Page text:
Expect more suspense in annual Fall Classic

Courtesy of KEITH ALLISON VIA FLICKR.COM The Kansas City Royals have what it takes to bring back the Pennant.

The Kansas City Royals have what it takes to bring back the Pennant.


For baseball fans, this week kicked off the most exciting time of the year: the World Series.

While most people had a Washington Nationals vs. Seattle Mariners World Series tabbed in spring training, this week shows that predictions hardly ever come true when the season is all said and done.

Tuesday night the other New York team traveled to the Midwest for a series against the reigning American League Champions. The Mets lost to the Royals 5-4 in extra innings.

The New York Mets vs. the Kansas City Royals: who would have predicted that matchup? Certainly not me.

COURTESY OF ARTURO PARDAVILA III VIA FLICKR Jacob deGrom leads a young, flame throwing Mets rotation.

Jacob deGrom leads a young, flame throwing Mets rotation.

The Mets, led by their young stable of pitchers, are taking on the most balanced team in the majors. It’s a series full of young talent, feel-good stories and very good baseball. Here are a few things I’ll be watching during the series:

1. The Mets Pitching — The 2015 Mets look very similar to the 2010 San Francisco Giants: a team with just enough hitting, led by an incredible, young pitching staff.

With a staff headed by Matt Harvey, Jacob de Grom, Noah (Thor) Syndergaard and Steven Matz, the Amazin’s look to this staff to do what Lincecum, Cain and Bumgarner did for the Giants in 2010.

I’m intrigued to see how the young arms do against the most balanced lineup in baseball since Kansas City makes a ton of contact and plays lots of small-ball.

2. Johnny Cueto — The Royals realized at midseason that in order to compete in October they were in need of an ace.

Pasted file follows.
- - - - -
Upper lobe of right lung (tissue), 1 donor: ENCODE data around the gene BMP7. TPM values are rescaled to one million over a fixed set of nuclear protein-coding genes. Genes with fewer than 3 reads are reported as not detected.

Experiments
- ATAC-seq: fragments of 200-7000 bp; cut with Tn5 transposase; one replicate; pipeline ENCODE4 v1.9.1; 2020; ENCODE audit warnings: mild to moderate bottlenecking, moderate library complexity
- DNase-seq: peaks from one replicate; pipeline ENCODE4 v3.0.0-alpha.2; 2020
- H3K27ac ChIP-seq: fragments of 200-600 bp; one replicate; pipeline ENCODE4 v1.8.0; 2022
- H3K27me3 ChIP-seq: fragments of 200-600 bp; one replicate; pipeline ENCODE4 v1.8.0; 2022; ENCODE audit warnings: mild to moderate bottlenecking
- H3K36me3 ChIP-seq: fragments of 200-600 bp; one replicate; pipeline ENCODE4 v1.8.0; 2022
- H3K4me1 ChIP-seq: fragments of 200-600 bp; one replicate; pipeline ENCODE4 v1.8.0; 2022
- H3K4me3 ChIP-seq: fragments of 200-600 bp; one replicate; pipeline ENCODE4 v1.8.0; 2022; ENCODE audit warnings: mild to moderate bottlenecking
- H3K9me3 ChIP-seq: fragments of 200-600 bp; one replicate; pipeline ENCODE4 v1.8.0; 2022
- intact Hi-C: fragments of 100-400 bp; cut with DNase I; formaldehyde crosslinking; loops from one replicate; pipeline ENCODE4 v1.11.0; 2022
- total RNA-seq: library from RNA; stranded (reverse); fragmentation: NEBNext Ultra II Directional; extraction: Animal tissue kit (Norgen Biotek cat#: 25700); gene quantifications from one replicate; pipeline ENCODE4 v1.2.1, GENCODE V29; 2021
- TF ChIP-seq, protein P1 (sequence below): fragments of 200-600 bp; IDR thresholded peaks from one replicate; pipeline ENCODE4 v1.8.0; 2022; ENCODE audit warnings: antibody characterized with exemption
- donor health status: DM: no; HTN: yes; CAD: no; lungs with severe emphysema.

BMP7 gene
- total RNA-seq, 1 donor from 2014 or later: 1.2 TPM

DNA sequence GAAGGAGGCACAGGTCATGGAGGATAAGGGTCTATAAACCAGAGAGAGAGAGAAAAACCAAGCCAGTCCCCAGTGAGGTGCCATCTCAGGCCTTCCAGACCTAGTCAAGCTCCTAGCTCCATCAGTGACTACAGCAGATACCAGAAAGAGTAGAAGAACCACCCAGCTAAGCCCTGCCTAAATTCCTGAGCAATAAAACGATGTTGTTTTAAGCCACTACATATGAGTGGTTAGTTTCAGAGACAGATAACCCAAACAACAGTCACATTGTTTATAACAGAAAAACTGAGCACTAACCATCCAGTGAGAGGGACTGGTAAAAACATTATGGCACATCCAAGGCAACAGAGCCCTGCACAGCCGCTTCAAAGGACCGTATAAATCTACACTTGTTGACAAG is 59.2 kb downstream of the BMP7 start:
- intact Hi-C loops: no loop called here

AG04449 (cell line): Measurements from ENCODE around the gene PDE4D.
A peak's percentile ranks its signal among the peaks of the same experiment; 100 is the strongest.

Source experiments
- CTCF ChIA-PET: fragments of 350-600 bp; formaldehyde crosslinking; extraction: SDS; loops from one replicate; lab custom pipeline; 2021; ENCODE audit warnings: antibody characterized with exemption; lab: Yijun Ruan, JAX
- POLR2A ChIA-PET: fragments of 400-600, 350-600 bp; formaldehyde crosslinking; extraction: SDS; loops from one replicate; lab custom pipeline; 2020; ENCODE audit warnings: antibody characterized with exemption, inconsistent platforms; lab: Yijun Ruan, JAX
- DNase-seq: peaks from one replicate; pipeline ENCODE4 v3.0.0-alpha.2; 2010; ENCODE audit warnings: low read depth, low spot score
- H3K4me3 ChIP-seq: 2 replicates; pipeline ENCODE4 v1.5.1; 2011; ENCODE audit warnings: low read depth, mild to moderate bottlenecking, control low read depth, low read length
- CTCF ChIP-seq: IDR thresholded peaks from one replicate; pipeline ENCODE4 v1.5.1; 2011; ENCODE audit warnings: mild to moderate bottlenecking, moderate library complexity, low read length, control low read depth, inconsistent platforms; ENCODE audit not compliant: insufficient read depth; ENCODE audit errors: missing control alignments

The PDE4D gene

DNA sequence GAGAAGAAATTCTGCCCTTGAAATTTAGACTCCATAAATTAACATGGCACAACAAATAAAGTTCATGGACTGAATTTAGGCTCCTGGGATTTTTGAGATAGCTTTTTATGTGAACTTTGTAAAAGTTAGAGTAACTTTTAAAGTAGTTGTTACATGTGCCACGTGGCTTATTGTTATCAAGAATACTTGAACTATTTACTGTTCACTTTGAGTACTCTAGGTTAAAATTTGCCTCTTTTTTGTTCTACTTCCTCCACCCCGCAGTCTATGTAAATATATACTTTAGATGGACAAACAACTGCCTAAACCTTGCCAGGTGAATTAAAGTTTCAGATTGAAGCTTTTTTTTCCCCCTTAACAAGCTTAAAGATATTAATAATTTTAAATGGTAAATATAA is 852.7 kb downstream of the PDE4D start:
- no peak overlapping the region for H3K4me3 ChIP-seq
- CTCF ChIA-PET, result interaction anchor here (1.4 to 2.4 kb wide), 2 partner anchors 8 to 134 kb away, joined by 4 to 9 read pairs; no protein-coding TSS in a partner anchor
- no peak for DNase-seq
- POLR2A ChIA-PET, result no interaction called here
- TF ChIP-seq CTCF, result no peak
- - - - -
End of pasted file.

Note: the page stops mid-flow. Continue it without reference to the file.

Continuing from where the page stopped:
Thus they picked up Cueto from the Cincinnati Reds. However, Cueto has been underwhelming at best.

With an ERA hovering around five since the trade, the Royals are desperate for Cueto to provide some kind of return. His brilliance in the ALDS did not translate in the ALCS, so the Royals are hoping he can shimmy his way to a win.

3. Daniel Murphy – A player who has been described as the most ordinary player in the M.L.B. has somehow managed to morph himself into Babe Ruth during these playoffs.

Murphy is currently riding a M.L.B. record of six straight postseason games with a home run into the Fall Classic. The NLCS MVP, Murphy hit .529 with four home runs to take down the Cubbies, so the Mets are certainly hoping for an encore performance against the Royals.

4. David Wright and Terry Collins — The man often called Captain America David Wright is back in the postseason for the first time since 2006 after many years of solid production for mediocre Mets’s teams.

However, this season was the toughest of all for him, as he managed to play only 38 games due to spinal stenosis.
He’s back and invigorated for his first trip to the World Series, so look for him to play like his hair is on fire. Terry Collins is also making his first trip to the World Series, but the difference here is that Collins is 66 years old. As a baseball lifer, he is finally on the precipice of his dream.

5. The Royals Young Core — Comprised of Eric Hosmer, Mike Moustakes, Sal Perez, Lorenzo Cain, Alex Gordon and Alcides Escobar, the heart of the Royals lineup still feels the pain of losing the World Series last season in seven games with the tying run on third base.

They have been clutch this postseason, and they have created the most balanced relentless attack in all of baseball.

After taking down Toronto’s offensive juggernaut they feel like they can beat anyone.

Now, time for my predictions. The Mets are employing a pitching staff in the order of Harvey, de Grom, Syndergaard and Matz.

I think the Royals’s ability to make hard contact, rather than rely on the home run, has the ability to beat the power pitching of the Mets.

However, the Mets look more like a team of destiny at this point. I’ll go with the Mets in six games, with MVP honors going to de Grom.

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